By Cliff Collins
Article published in the Scribe Newspaper

Tony Rocklin, PT, DPT would like to help end the vicious cycle that patients with hip osteoarthritis experience and move them toward greater mobility and pain relief.

Rocklin, a certified orthopedic manual therapist and director of Therapeutic Associates’ downtown Portland clinic, said the traditional model of treating such patients – including giving pain medications and encouraging patients to exercise and, when applicable, to lose weight – has drawbacks as well as a low compliance rate.

Medications can be important in helping delay surgery, but they also have negatives, including cost, side effects and potential dependence. And when patients try to exercise, they often experience pain that leads them to cease trying. That can end up causing the patient to have more health problems. The solution is to interrupt that vicious cycle by applying a newer approach, he said.

That model incorporates manual therapy with therapeutic exercise and patient education. “In order to avoid loss of function and the plethora of co-morbidities that follow lack of exercise, we need to get patients moving,” he said.

Osteoarthritis is the most frequent cause of musculoskeletal disability and one of the most common causes of disability resulting in limited activities of daily living. According to research presented by the American College of Rheumatology, about 25 percent of Americans can expect to develop osteoarthritis of the hip during their lifetime.

Prevalence is rising dramatically and expected to continue to rise over the next few decades owing to an aging population and an increase in obesity rates. Nearly 32 percent of obese adults have arthritis, as do 22 percent of people who are overweight but not obese; that compares with 16 percent of those of normal weight.

The key to getting the patient moving again is to “mobilize the joint capsule,” Rocklin said. Joint mobilization has to precede therapeutic exercise in order for the latter to be effective. Some physicians will refer hip osteoarthritis patients to physical therapy, but many doctors may tell the patient, “Physical therapy will not help arthritis,” he said.

“But it absolutely will help the secondary effects of osteoarthritis, and that is what is disabling to people. You can get them moving. We can help them.”

Rocklin said not all physical therapists are experienced in administering manual therapy, but some have advanced training in the method.

The physical signs and symptoms of hip osteoarthritis occur as a result of the secondary changes to the joint, he pointed out. As the disease progresses, many individuals eventually will have intolerable pain and lose their overall functional ability, independence and quality of life.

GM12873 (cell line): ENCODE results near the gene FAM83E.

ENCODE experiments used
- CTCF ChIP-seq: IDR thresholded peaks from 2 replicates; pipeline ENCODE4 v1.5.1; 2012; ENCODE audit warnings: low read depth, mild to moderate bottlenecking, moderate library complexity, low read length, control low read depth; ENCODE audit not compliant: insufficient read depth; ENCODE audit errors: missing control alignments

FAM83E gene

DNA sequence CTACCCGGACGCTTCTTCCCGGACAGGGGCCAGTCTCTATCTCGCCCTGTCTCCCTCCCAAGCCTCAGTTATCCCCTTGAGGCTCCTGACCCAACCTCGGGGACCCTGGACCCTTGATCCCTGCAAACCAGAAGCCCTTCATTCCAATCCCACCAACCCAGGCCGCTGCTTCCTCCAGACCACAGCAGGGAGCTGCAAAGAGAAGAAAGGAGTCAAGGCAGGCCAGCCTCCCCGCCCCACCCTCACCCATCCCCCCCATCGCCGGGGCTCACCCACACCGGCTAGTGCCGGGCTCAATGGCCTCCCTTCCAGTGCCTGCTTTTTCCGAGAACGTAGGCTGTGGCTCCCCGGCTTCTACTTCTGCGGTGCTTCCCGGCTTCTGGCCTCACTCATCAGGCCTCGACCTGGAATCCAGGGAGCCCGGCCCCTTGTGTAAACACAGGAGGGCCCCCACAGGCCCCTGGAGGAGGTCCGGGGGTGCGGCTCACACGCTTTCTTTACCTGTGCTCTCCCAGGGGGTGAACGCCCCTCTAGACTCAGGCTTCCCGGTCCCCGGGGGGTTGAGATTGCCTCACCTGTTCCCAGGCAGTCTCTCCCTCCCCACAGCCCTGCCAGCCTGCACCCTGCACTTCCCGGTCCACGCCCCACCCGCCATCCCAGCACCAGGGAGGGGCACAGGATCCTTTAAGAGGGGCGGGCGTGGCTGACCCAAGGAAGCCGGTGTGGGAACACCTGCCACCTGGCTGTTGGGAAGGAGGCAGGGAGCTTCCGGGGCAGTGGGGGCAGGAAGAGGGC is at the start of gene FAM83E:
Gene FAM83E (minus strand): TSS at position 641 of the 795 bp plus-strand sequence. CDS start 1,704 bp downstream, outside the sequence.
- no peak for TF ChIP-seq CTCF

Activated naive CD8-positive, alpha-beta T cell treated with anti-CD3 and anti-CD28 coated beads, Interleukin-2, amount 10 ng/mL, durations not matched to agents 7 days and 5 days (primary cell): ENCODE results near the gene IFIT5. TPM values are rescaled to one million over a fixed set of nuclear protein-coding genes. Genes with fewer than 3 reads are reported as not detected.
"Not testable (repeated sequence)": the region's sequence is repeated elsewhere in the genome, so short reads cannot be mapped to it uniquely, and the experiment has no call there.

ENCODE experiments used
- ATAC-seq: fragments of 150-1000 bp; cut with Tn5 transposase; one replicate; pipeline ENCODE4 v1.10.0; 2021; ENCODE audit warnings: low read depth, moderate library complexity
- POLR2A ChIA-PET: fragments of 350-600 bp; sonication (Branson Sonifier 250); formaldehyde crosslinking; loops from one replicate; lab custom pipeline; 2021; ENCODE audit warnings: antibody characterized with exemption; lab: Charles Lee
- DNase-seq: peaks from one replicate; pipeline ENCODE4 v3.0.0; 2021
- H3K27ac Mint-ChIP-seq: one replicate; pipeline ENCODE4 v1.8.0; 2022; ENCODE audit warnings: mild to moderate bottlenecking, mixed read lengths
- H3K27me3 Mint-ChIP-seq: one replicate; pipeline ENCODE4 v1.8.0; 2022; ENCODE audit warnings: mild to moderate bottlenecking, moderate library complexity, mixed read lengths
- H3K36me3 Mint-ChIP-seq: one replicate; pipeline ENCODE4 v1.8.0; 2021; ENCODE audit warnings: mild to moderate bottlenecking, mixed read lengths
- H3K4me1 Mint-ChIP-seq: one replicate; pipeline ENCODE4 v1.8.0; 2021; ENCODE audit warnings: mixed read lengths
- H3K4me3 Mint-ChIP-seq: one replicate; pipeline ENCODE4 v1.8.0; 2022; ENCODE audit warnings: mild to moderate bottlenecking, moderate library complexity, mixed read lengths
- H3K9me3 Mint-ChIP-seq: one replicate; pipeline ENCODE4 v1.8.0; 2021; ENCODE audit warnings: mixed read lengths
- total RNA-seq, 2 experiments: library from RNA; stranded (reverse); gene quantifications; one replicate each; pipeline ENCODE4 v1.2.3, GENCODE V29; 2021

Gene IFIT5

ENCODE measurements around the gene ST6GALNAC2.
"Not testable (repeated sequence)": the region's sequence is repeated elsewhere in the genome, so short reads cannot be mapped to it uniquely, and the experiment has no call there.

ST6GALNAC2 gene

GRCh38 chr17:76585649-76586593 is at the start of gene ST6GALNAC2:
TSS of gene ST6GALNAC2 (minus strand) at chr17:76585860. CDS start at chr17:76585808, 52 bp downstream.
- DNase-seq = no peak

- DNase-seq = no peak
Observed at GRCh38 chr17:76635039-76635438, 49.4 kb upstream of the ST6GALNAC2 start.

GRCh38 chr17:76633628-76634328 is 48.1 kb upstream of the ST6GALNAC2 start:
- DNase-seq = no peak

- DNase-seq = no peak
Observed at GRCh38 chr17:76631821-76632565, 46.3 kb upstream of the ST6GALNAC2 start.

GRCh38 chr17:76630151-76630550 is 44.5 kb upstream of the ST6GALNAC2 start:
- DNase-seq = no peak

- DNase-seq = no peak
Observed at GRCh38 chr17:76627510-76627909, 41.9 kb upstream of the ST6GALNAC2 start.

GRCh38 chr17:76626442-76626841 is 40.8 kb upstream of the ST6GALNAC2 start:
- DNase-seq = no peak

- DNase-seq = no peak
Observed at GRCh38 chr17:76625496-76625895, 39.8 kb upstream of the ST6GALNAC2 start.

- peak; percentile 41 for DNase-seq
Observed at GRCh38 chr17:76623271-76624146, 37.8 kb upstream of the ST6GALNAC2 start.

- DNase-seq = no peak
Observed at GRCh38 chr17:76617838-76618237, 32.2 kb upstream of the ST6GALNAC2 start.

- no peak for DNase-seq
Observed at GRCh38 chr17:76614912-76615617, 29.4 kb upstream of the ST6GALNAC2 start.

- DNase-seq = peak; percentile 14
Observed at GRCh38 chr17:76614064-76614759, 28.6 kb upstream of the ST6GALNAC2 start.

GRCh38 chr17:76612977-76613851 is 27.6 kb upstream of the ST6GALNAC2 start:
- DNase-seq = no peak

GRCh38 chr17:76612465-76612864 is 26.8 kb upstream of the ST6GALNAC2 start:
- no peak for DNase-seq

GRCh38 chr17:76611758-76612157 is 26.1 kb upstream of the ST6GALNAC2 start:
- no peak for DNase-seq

Once all conservative measures have been exhausted and there are no contraindications, joint replacement surgery is appropriate and has been shown to be highly effective in improving pain and function, he said.

However, data indicate that only 12 percent of patients seeking help for hip pain end up having hip replacement with three years, and 22 percent within six years. Thus, the patients who are not yet candidates for surgery represent the majority of patients seeking primary care for hip pain, including patients with hip osteoarthritis.

“Therefore, there will be literally millions of individuals suffering with some form of personal disability, but not severe enough to warrant surgery,” he noted.

Many studies have shown that therapeutic exercise programs can be highly effecting without using painkilling drugs. When used alone, it has been found to help biomechanically unload intra-articular pressure from within the hip joint, leading to decrease pain, he said. This unloading occurs through improved flexibility, increased strength and decreased overall weight of the individual.

Newer studies investigating the combination of manual therapy techniques and therapeutic exercise have shown excellent results, said Rocklin, and the combination of those with patient education “shows the greatest promise for conservative treatment of hip osteoarthritis. By increasing the patients’ mobility and decreasing their pain, they are better able to perform their long-term exercise routine for decreased weight, increased flexibility and increased biomechanical strength.”

These conservative measures can lessen the need for medications, and improve patient morale and quality of life, he said. Consequently, the patient may more comfortably maintain functionality while waiting for or delaying total joint-replacement surgery.